What is laparoscopic robotic partial nephrectomy and when should it be considered?


Robotic Nephron sparing surgery

See more about kidney cancer here.

With an increase in use of cross sectional imaging, small incidentally detected renal tumours are a common scenario in general practice. In a patient without multiple co-morbidities, surgical treatment of the tumour offers definitive curative treatment. Removal of the tumour alone, instead of the entire kidney when technically feasible allows for preservation of kidney function without compromising oncological control.

Although partial nephrectomy via open incision is an established method for treatment of such renal lesions, given the morbidity associated with a large incision, pain, lengthy hospital stay and long recovery time, it is not often employed. In contrast, laparoscopic radical nephrectomy has become the most widely performed kidney surgery.  

Considering that many patients with a renal mass have co-morbidities including hypertension, diabetes, abnormal cholesterol profile and so on, it is prudent to preserve as much renal function as possible by not removing the unaffected nephrons. 

Robotic partial nephrectomy is an excellent method for treating small renal tumours and some selected larger tumours. As well as safely removing the mass and preserving kidney, the benefits of a minimally invasive approach will mean reduction in pain, faster recovery and earlier return to normal function for the patients.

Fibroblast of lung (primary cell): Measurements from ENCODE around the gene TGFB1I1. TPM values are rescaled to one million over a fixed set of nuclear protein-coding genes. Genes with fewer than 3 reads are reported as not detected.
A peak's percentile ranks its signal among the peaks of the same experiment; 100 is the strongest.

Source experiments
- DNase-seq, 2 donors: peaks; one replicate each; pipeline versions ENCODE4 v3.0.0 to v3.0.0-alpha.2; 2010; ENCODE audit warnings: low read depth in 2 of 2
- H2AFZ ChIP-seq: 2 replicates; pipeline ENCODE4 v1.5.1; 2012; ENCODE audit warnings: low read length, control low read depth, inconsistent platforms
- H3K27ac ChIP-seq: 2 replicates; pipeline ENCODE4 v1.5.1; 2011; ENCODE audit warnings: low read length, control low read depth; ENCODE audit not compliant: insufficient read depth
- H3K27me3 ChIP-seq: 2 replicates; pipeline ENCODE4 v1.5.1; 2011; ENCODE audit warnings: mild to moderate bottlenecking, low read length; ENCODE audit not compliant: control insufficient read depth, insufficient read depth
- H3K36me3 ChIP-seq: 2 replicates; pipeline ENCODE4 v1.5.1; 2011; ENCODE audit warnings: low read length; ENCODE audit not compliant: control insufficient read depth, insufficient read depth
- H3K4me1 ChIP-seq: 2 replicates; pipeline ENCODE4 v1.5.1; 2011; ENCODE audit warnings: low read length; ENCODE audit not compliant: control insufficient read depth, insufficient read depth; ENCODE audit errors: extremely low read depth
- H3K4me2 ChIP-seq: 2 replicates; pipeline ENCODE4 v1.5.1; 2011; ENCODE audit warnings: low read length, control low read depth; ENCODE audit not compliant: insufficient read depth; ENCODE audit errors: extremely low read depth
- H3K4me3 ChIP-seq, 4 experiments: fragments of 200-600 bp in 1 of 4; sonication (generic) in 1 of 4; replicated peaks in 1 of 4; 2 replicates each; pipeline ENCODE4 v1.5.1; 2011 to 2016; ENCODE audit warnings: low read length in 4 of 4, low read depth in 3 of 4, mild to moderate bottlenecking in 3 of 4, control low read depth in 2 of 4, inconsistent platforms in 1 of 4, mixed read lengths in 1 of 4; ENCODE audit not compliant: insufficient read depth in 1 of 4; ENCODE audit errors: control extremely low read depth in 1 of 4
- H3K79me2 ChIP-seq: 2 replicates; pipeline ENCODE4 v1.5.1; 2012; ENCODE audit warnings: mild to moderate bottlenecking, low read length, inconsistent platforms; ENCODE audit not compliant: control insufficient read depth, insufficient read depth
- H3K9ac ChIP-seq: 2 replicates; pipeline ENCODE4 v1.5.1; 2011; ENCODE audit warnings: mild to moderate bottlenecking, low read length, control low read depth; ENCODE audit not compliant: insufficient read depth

This video shows a left sided RPN by Homi Zargar


The wrist articulation and 3D magnified vision allow the surgeon to perform complex surgery in a minimally invasive fashion recapitulating the open technique. During the procedure the blood flow to the kidney is interrupted, the tumour is excised, the kidney is reconstructed and blood flow is re-established (watch a short video here). Typically only 10-15% of the renal parenchyma is removed and the patient is often discharged the subsequent day. Patients can return to normal activities within two weeks from the surgery. 

Available data suggests that compared to pure laparoscopic approach, robotic partial nephrectomy is associated with lower complications and better outcomes.

Dr. Zargar was trained for this procedure at the Cleveland Clinic, which is one of the world’s leading institutions for this technique. As well as the technical expertise Dr. Zargar is an expert in the field of renal preserving surgery with over 50 publications in the peer reviewed journals on this topic. Homi offers robotic partial nephrectomy in public (Royal Melbourne Hospital) and private (Epworth Healthcare) settings.